Even with the damage, the park was open Saturday, July 4, and the rest of the ceremonies proceeded on schedule. The park was open for several more weeks and some events were held there. Ultimately, though, the design flaws were insurmountable, and the center closed. In January of 1971, newly elected Governor John West put a hold on any further construction on the site.
I had followed the saga of the Tetron very closely. Even as a child I was fascinated by the weird architecture, and I really wanted to visit. Unfortunately, we were never able to do so. The closest we got was when Dad drove us up for one of the ceremonies. It was too crowded to actually enter the site. We drove down Woodruff Road, which back then seemed like the middle of nowhere, and parked just off of the I-385 overpass in what would now be the Ruth Chris’ parking lot. We paused to watch a hot air balloon launch from the lower parking lot of Roper Mountain, then headed back home. Eventually, I was able to visit the Charles Towne Landing Park, but I have very few memories of it. I never visited the Midlands Park.
In late 1971 the Tricentennial Commission issued its final report. Even that late, the report expressed the hope that the site could be completed as planned. The Commission released all of its remaining funds to the South Carolina Parks and Recreation Commission so that the building could be finished.
Alas, it was not to be. The site sat abandoned, and the land was eventually purchased by the Greenville County School District in 1974. The Horticultural Center opened, but the original exposition building sat empty for 12 years.
In 1985, the Roper Mountain Science Center officially opened with the Horticulture Center, and in 1986 a master plan was developed. The original intent was to finish the main building, to house the science center, planetarium, and observatory. However, the old building was torn down, and the current facilities were constructed.
I would have loved to have seen the Tetron completed, but the existing facilities on Roper Mountain are excellent, and have been a great asset to the community. On my recent visit, Tim took me on a tour of the Natural Sciences building, and I was amazed at the new construction, which included water environments and a rain forest. Still, it would have been interesting to see the huge structure looming over I-385. Here’s the current site from Google Earth…
…and here’s what it might have looked like with the cube…
But what of the other two Tricentennial Parks? Part of the problem was that the pavilion structures were inconsistent with the settings. In Columbia you had two ultra-modern domes flanking a colonial mansion.
The domes were eventually removed, and the mansion is now operated as part of the Historic Columbia Foundation.
In Charleston it was even worse. The ultra-modern buildings were completely out of keeping with the original landing site. It was almost the way some Parisians feel about the pyramid in front of the Louvre.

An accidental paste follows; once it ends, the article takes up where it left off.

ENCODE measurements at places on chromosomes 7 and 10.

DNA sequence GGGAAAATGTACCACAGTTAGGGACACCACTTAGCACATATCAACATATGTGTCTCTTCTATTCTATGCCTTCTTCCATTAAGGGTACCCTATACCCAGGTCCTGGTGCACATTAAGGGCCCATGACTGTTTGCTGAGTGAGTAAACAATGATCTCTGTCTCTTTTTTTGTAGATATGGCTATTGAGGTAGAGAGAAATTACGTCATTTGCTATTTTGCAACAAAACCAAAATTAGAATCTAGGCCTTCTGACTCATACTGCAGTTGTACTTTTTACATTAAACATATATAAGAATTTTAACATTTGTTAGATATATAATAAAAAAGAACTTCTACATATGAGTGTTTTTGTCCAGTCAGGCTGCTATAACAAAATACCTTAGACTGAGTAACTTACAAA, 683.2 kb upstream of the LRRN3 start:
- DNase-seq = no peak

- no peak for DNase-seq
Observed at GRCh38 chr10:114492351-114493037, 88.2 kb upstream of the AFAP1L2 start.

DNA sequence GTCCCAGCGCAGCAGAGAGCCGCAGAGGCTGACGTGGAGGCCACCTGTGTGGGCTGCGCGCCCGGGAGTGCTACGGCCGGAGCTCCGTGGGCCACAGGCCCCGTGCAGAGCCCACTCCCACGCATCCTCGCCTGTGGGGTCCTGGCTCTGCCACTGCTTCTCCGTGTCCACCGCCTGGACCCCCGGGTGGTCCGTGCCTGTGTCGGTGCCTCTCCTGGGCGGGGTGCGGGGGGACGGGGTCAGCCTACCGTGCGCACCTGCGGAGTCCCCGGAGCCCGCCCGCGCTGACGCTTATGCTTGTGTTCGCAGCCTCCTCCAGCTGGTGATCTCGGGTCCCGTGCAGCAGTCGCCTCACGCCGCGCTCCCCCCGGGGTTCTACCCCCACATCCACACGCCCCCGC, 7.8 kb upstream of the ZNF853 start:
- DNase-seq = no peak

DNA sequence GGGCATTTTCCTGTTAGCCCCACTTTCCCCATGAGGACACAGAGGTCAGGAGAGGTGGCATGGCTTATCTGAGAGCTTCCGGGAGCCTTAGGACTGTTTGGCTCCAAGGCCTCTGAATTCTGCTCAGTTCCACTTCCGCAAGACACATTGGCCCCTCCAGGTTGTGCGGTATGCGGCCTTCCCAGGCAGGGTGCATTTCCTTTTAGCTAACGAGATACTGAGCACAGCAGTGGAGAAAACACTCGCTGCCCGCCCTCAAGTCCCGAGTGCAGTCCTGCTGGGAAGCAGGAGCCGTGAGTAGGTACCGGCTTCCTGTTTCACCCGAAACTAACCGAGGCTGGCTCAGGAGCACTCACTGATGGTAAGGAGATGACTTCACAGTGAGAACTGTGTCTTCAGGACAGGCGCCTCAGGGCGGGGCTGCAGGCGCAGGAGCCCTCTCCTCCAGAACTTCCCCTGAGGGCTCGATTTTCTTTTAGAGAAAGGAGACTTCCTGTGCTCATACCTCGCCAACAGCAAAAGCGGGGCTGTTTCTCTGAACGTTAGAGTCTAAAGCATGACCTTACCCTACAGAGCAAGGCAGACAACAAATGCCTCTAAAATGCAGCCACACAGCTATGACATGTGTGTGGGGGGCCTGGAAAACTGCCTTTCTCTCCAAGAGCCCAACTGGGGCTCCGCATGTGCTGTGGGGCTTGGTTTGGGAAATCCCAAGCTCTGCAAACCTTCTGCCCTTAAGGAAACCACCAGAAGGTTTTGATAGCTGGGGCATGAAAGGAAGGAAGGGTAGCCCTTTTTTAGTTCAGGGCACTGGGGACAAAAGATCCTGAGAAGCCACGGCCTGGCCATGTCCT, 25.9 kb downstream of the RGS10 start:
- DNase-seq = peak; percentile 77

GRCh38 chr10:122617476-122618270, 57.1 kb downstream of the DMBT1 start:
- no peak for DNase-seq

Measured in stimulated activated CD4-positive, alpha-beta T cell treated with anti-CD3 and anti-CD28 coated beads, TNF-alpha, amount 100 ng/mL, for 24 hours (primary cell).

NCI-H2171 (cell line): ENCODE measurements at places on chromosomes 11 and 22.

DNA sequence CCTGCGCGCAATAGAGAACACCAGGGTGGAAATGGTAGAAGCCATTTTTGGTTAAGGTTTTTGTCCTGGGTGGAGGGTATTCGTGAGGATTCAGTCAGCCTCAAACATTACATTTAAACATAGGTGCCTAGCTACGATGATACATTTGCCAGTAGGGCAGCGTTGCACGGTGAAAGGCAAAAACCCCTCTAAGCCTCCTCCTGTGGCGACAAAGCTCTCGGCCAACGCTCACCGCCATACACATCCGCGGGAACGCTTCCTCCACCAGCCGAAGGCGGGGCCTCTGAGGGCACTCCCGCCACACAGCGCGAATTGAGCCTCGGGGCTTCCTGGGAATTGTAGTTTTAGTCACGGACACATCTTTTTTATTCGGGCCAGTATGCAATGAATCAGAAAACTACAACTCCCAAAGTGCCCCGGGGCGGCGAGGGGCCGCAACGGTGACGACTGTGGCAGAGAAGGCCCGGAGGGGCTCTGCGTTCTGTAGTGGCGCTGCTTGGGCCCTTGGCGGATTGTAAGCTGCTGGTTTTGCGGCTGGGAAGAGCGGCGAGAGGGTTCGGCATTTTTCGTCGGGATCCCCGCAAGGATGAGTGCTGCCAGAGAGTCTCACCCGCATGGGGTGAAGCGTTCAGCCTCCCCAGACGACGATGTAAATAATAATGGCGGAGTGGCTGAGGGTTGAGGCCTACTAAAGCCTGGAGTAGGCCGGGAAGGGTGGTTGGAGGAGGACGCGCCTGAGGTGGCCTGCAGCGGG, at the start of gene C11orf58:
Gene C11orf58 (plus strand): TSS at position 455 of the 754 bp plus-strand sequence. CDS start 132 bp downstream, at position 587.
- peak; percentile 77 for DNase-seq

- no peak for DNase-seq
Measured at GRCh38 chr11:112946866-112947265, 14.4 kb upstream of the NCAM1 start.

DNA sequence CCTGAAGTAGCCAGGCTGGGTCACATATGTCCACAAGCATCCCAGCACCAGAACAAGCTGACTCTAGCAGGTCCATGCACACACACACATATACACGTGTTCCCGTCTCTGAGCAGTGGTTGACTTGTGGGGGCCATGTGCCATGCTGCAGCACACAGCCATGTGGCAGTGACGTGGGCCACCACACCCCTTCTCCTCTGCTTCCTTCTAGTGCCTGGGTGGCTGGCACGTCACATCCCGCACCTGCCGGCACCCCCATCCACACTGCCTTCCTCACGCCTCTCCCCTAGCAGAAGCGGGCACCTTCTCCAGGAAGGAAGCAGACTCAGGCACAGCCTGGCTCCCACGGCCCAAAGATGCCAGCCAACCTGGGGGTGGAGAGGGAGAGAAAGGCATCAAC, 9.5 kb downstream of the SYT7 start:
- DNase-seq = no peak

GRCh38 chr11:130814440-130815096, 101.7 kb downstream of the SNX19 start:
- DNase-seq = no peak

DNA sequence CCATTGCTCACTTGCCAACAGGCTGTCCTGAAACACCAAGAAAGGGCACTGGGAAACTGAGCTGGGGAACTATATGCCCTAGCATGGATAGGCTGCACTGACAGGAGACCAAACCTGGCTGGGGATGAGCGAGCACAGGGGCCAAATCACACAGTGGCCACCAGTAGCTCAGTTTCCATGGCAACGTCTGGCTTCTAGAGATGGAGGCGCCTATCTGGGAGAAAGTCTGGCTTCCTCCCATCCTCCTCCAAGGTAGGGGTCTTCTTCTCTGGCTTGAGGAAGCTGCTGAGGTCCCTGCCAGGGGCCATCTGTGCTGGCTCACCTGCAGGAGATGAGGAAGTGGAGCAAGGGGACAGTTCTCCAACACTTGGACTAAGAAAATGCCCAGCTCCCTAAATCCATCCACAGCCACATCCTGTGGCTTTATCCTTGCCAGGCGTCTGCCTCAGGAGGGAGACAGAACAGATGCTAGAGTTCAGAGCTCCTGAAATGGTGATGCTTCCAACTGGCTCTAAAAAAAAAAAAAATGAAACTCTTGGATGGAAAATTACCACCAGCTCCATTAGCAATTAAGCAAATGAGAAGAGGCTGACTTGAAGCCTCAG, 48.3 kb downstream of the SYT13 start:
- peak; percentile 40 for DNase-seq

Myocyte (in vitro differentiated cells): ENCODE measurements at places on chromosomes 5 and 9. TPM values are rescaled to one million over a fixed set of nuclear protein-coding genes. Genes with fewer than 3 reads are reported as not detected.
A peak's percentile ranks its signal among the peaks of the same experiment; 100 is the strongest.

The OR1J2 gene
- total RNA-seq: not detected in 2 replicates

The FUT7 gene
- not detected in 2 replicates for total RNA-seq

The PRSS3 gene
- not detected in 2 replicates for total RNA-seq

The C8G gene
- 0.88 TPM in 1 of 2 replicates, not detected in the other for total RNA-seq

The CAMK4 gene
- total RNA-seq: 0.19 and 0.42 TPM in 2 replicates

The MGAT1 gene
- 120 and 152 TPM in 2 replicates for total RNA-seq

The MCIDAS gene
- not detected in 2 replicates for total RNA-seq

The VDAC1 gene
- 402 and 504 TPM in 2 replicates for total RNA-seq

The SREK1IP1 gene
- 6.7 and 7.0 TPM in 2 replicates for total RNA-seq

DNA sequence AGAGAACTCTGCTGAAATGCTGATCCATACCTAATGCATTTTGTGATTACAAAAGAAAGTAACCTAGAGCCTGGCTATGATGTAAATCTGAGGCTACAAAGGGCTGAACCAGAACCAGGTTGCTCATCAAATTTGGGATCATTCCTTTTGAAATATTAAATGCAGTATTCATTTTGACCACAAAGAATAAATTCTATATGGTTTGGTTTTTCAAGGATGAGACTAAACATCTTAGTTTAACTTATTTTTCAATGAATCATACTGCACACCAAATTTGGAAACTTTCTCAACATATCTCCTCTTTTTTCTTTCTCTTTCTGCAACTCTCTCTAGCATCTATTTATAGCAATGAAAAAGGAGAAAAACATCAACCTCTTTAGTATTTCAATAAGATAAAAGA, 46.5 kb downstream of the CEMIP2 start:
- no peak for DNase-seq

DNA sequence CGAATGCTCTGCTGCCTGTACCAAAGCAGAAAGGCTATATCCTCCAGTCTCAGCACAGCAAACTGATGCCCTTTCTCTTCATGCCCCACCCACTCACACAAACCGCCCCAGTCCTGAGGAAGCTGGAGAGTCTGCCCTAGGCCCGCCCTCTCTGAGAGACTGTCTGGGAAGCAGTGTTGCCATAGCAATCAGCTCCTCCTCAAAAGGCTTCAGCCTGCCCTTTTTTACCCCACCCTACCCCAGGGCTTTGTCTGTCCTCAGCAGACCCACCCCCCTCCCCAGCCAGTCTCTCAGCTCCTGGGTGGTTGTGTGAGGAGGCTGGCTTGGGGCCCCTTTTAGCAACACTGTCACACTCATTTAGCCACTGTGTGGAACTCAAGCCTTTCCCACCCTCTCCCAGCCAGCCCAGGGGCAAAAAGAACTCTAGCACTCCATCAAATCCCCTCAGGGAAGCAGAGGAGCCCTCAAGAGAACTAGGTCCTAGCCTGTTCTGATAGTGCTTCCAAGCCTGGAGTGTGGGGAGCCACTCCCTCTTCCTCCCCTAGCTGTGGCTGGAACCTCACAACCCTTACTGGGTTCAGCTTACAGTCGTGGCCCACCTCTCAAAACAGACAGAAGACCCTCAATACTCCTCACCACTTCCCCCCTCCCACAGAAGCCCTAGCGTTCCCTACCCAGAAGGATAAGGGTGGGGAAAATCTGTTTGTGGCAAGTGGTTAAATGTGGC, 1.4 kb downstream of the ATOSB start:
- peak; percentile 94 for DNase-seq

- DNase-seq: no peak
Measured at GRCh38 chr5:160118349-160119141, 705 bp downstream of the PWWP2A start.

Even worse, the pavilion and associated buildings disrupted Native American burial sites. According to a redevelopment case study,
While the focus of research was on the past, the design of the park emphasized the future. The architecture of new park facilities, especially the interpretive center called the Exhibit Pavilion, was described as €œultra-modern€ in design. The Pavilion, which covered an acre of ground, quickly became the focal point of the park and an icon to local residents. The construction of this facility almost completely destroyed the Native American ceremonial center and its associated burials. Planners were careful not to locate the new facilities within the known 1670 fortifications, but in doing so they sacrificed a very significant Native American site.
The pavilion, which was already in bad shape from damage during construction, was dealt a final blow in 1989 when Hurricane Hugo came through. However, the geodesic structures were left in place for another 13 years. Finally, between 2003 and 2005, the old Tricentennial structures were removed, and a serious archeological study of the site was begun. A new interpretive center has been built, more in keeping with the surroundings.
So, it appears that the ultra-modern geodesic structures weren’t the way to go, after all. Every one of them was eventually demolished, and the one on Roper Mountain was never completed. I hope that the Quadcentennial planners do a better job. Yes, we like cool buildings, but we also like something that is in keeping with the environment and that is sensitive to the context. Of course, by that time, and given our budget-cutting government, we’ll be lucky to have a potting shed.
I’ve got to say – it was hard tracking down information on these sites. There was little or nothing on the Internet. I guess folks don’t really want to remember a $10 million dollar boondoogle. That, plus the fact that it was 40 years ago. Even so, I was able to find a few things…
- South Carolina tricentennial scrapbook – Whiting, Jan. – basically a notebook in the South Carolina room of the Greenville County with brochures and other ephemera from the event.
- Report of the South Carolina Tricentennial Commission – South Carolina Tricentennial Commission, 1971.
- South Carolina architecture, 1670-1970 – McClure, Harlan Ewart, 1970.
- Greenville News – July 3 & 4, 1971, March 1986.
- Charles Towne Landing State Historic Site – Redevelopment Case Study – National Park Service, 2006 (MS-Word Format)
- Stanford University Online Archives of Buckminster Fuller
- Historic Columbia Foundation
- Roper Mountain Science Center
- …and finally, information about the Singing Sandlappers from the Columbia Closings Blog.